- The Coast
- Trussler back in January.
Halifax Regional Fire and Emergency Services chief Doug Trussler will retire next summer. The municipality posted a request for proposals online Monday to recruit a replacement.
The fire chief’s contract was set to end this December, but according to municipal spokesperson Brendan Elliott he’s negotiated a six-month extension to stay on until July, 2017. Trussler has overseen HRM’s fire department for the last five years.
“This is just the right timing for him,” says Elliott. “It wasn’t anything council did; it wasn’t anything that frustrated him. He had this date circled.”
A year ago the chief faced harsh criticism while repeatedly trying to justify a proposal for reallocating fire department staff and equipment. Independent studies seemed to confirm those plans—which would have closed the King Street station in Dartmouth and staffed others with volunteers on nights and weekends—wouldn’t have impacted public safety. But the firefighter union, nearby residents and councillors like the now-retired Gloria McCluskey felt differently, and Trussler was repeatedly attacked in the media before council ultimately buckled to public pressure and put forward a more expensive staffing proposal that was easier to swallow.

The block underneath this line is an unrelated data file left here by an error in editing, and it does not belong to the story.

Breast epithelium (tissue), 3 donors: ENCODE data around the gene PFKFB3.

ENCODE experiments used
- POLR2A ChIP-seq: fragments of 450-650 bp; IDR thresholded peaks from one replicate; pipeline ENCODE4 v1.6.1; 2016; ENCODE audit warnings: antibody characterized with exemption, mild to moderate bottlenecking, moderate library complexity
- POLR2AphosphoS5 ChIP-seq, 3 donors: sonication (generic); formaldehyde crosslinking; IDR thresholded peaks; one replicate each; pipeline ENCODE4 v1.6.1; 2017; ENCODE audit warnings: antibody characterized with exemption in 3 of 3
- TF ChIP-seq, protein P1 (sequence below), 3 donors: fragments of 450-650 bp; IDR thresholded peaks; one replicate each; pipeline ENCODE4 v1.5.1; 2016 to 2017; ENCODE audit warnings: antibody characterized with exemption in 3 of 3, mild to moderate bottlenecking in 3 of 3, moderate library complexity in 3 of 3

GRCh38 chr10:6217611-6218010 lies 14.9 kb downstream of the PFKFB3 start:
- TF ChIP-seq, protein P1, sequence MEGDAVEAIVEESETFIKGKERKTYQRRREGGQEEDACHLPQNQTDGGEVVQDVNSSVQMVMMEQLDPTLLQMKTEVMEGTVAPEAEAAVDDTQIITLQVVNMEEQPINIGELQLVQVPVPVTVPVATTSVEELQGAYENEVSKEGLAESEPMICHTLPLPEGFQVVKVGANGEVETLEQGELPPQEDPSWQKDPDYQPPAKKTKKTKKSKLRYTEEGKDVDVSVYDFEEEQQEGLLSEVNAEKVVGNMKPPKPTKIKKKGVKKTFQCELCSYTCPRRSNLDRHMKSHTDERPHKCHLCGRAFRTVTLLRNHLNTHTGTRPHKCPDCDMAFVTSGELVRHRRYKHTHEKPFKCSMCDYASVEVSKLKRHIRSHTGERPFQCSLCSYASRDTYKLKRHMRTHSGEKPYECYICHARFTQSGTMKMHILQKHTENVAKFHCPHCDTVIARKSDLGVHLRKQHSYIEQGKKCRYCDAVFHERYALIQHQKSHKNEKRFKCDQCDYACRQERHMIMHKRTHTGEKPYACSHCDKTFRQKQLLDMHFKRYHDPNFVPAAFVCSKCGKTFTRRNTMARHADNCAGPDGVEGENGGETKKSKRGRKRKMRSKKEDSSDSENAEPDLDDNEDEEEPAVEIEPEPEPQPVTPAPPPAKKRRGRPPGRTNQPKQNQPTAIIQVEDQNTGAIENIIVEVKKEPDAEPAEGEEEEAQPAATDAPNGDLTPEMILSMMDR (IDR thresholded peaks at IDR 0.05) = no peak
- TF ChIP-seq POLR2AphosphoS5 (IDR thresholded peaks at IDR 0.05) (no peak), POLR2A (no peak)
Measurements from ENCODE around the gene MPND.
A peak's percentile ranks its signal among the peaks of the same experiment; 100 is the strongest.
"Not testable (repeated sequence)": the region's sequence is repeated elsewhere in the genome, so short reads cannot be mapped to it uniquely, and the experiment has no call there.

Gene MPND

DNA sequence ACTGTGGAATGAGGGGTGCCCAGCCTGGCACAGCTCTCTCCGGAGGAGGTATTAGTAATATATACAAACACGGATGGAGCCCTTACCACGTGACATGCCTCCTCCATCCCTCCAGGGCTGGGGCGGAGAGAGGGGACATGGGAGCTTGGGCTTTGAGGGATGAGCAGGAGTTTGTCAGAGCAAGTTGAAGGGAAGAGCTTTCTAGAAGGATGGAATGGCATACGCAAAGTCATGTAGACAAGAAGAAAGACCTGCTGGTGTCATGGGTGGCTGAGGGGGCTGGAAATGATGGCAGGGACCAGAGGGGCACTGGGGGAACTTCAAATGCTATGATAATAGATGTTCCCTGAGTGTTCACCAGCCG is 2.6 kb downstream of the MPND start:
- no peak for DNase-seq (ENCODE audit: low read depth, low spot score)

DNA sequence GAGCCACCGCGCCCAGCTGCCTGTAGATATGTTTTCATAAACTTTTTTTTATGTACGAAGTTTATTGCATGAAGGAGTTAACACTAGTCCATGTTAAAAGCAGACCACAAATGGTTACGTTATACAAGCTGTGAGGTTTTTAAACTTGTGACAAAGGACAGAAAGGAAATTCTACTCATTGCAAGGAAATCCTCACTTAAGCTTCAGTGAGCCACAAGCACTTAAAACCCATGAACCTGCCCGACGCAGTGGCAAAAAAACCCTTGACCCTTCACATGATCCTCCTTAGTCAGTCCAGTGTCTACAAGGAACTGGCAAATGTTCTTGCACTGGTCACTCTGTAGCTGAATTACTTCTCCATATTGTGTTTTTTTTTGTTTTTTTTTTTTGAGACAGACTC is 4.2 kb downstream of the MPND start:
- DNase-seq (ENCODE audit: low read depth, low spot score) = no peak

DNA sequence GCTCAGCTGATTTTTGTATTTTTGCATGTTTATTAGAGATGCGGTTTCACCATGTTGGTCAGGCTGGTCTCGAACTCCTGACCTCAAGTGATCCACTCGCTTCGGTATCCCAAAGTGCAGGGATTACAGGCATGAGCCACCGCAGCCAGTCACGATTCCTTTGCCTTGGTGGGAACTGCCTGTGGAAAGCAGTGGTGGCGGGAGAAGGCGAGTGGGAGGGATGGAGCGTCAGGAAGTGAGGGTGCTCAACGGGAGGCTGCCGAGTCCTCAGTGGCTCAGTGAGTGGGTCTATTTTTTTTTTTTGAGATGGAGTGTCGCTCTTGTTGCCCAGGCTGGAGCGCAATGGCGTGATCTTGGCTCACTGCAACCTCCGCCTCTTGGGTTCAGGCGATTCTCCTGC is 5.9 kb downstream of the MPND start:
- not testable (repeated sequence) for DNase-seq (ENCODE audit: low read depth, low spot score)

Trussler isn’t “walking away bitter,” says Elliott. He just wants to see through next year’s budget and a new class of recruits in the spring. The spokesperson couldn’t confirm whether the contract extension includes any pay raise or bonus.
In January, Trussler told The Coast he fully intended to see through his contract to the end of the year, but whether he’d continue on in 2017 was something he’d have to work out with HRM’s new CAO. “Whether or not he even wants me back.”
Before moving to Halifax, Trussler spent close to 15 years as a fire chief in British Columbia.
Halifax is also looking to replace the retiring Barry Manuel, division chief for HRM’s Emergency Management Office. His last day is April 30.
“There will be a huge void there if we can’t find someone to replace him while he’s still on the job.”
Update: Trussler tells HRM (who in turn tell The Coast) that one other big reason for his staying on an extra six months is an upcoming report on whether Regional Council should change HRFE's service delivery standards (which haven't been updated since 2006). That external report is due back early in 2017.